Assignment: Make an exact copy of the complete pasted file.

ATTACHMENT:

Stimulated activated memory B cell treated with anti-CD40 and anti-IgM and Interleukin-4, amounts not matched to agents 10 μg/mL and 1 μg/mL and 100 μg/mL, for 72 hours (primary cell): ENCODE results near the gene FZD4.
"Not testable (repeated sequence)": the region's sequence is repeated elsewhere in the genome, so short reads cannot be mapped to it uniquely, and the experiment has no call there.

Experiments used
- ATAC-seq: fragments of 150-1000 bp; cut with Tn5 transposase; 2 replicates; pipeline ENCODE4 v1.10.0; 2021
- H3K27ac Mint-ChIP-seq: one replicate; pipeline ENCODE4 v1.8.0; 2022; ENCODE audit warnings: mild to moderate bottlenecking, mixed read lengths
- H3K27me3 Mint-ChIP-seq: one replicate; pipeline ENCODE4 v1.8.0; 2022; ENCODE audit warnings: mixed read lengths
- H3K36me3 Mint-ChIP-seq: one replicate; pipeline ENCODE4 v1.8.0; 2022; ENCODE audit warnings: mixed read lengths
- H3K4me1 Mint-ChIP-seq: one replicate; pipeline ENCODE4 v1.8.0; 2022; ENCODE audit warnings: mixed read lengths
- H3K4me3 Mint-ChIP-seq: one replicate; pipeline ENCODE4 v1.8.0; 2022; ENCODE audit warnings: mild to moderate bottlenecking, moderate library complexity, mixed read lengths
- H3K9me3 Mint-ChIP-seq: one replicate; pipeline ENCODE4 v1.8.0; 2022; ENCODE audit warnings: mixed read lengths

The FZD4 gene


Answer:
Stimulated activated memory B cell treated with anti-CD40 and anti-IgM and Interleukin-4, amounts not matched to agents 10 μg/mL and 1 μg/mL and 100 μg/mL, for 72 hours (primary cell): ENCODE results near the gene FZD4.
"Not testable (repeated sequence)": the region's sequence is repeated elsewhere in the genome, so short reads cannot be mapped to it uniquely, and the experiment has no call there.

Experiments used
- ATAC-seq: fragments of 150-1000 bp; cut with Tn5 transposase; 2 replicates; pipeline ENCODE4 v1.10.0; 2021
- H3K27ac Mint-ChIP-seq: one replicate; pipeline ENCODE4 v1.8.0; 2022; ENCODE audit warnings: mild to moderate bottlenecking, mixed read lengths
- H3K27me3 Mint-ChIP-seq: one replicate; pipeline ENCODE4 v1.8.0; 2022; ENCODE audit warnings: mixed read lengths
- H3K36me3 Mint-ChIP-seq: one replicate; pipeline ENCODE4 v1.8.0; 2022; ENCODE audit warnings: mixed read lengths
- H3K4me1 Mint-ChIP-seq: one replicate; pipeline ENCODE4 v1.8.0; 2022; ENCODE audit warnings: mixed read lengths
- H3K4me3 Mint-ChIP-seq: one replicate; pipeline ENCODE4 v1.8.0; 2022; ENCODE audit warnings: mild to moderate bottlenecking, moderate library complexity, mixed read lengths
- H3K9me3 Mint-ChIP-seq: one replicate; pipeline ENCODE4 v1.8.0; 2022; ENCODE audit warnings: mixed read lengths

The FZD4 gene